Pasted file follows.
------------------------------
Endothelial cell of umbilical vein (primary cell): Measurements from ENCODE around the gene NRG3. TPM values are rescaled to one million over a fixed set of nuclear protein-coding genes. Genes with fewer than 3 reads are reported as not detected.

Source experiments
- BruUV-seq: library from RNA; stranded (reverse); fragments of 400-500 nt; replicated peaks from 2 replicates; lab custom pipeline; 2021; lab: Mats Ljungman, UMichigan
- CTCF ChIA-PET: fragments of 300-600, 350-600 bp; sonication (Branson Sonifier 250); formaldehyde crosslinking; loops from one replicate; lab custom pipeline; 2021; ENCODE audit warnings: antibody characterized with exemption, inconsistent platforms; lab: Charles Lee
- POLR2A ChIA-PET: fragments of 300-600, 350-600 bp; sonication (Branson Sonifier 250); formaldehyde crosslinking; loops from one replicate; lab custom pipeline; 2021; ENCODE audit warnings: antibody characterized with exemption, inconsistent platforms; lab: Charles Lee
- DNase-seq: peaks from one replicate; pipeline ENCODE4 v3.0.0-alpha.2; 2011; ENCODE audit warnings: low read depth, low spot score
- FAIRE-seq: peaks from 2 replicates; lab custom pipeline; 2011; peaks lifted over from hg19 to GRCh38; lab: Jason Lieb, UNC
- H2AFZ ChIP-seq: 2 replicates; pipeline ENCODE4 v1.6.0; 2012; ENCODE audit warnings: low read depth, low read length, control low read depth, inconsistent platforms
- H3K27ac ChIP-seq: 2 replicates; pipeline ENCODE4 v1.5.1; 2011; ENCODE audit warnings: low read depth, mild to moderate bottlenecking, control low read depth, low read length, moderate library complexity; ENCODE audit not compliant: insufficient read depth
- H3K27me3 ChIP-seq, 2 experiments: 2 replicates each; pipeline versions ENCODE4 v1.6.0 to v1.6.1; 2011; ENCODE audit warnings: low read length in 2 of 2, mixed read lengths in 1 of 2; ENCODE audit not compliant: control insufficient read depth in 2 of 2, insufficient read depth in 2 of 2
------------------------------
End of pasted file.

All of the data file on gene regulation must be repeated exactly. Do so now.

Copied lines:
Endothelial cell of umbilical vein (primary cell): Measurements from ENCODE around the gene NRG3. TPM values are rescaled to one million over a fixed set of nuclear protein-coding genes. Genes with fewer than 3 reads are reported as not detected.

Source experiments
- BruUV-seq: library from RNA; stranded (reverse); fragments of 400-500 nt; replicated peaks from 2 replicates; lab custom pipeline; 2021; lab: Mats Ljungman, UMichigan
- CTCF ChIA-PET: fragments of 300-600, 350-600 bp; sonication (Branson Sonifier 250); formaldehyde crosslinking; loops from one replicate; lab custom pipeline; 2021; ENCODE audit warnings: antibody characterized with exemption, inconsistent platforms; lab: Charles Lee
- POLR2A ChIA-PET: fragments of 300-600, 350-600 bp; sonication (Branson Sonifier 250); formaldehyde crosslinking; loops from one replicate; lab custom pipeline; 2021; ENCODE audit warnings: antibody characterized with exemption, inconsistent platforms; lab: Charles Lee
- DNase-seq: peaks from one replicate; pipeline ENCODE4 v3.0.0-alpha.2; 2011; ENCODE audit warnings: low read depth, low spot score
- FAIRE-seq: peaks from 2 replicates; lab custom pipeline; 2011; peaks lifted over from hg19 to GRCh38; lab: Jason Lieb, UNC
- H2AFZ ChIP-seq: 2 replicates; pipeline ENCODE4 v1.6.0; 2012; ENCODE audit warnings: low read depth, low read length, control low read depth, inconsistent platforms
- H3K27ac ChIP-seq: 2 replicates; pipeline ENCODE4 v1.5.1; 2011; ENCODE audit warnings: low read depth, mild to moderate bottlenecking, control low read depth, low read length, moderate library complexity; ENCODE audit not compliant: insufficient read depth
- H3K27me3 ChIP-seq, 2 experiments: 2 replicates each; pipeline versions ENCODE4 v1.6.0 to v1.6.1; 2011; ENCODE audit warnings: low read length in 2 of 2, mixed read lengths in 1 of 2; ENCODE audit not compliant: control insufficient read depth in 2 of 2, insufficient read depth in 2 of 2